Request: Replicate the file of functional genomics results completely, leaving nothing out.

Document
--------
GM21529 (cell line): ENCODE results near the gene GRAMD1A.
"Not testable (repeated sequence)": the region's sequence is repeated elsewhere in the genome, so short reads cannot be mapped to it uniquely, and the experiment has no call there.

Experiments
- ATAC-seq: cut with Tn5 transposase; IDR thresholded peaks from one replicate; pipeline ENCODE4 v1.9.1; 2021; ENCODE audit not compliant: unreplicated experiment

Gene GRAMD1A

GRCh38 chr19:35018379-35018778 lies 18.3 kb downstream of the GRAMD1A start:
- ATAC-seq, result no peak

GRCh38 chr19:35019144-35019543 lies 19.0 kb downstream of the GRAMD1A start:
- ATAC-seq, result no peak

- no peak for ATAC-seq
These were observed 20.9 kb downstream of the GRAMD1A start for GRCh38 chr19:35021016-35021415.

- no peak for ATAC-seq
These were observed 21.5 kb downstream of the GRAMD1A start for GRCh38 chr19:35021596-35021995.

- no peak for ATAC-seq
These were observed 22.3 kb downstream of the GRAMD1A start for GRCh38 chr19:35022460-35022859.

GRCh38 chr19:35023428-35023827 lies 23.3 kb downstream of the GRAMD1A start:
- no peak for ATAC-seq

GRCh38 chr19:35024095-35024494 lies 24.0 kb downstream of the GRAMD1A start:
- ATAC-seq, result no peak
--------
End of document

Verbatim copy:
GM21529 (cell line): ENCODE results near the gene GRAMD1A.
"Not testable (repeated sequence)": the region's sequence is repeated elsewhere in the genome, so short reads cannot be mapped to it uniquely, and the experiment has no call there.

Experiments
- ATAC-seq: cut with Tn5 transposase; IDR thresholded peaks from one replicate; pipeline ENCODE4 v1.9.1; 2021; ENCODE audit not compliant: unreplicated experiment

Gene GRAMD1A

GRCh38 chr19:35018379-35018778 lies 18.3 kb downstream of the GRAMD1A start:
- ATAC-seq, result no peak

GRCh38 chr19:35019144-35019543 lies 19.0 kb downstream of the GRAMD1A start:
- ATAC-seq, result no peak

- no peak for ATAC-seq
These were observed 20.9 kb downstream of the GRAMD1A start for GRCh38 chr19:35021016-35021415.

- no peak for ATAC-seq
These were observed 21.5 kb downstream of the GRAMD1A start for GRCh38 chr19:35021596-35021995.

- no peak for ATAC-seq
These were observed 22.3 kb downstream of the GRAMD1A start for GRCh38 chr19:35022460-35022859.

GRCh38 chr19:35023428-35023827 lies 23.3 kb downstream of the GRAMD1A start:
- no peak for ATAC-seq

GRCh38 chr19:35024095-35024494 lies 24.0 kb downstream of the GRAMD1A start:
- ATAC-seq, result no peak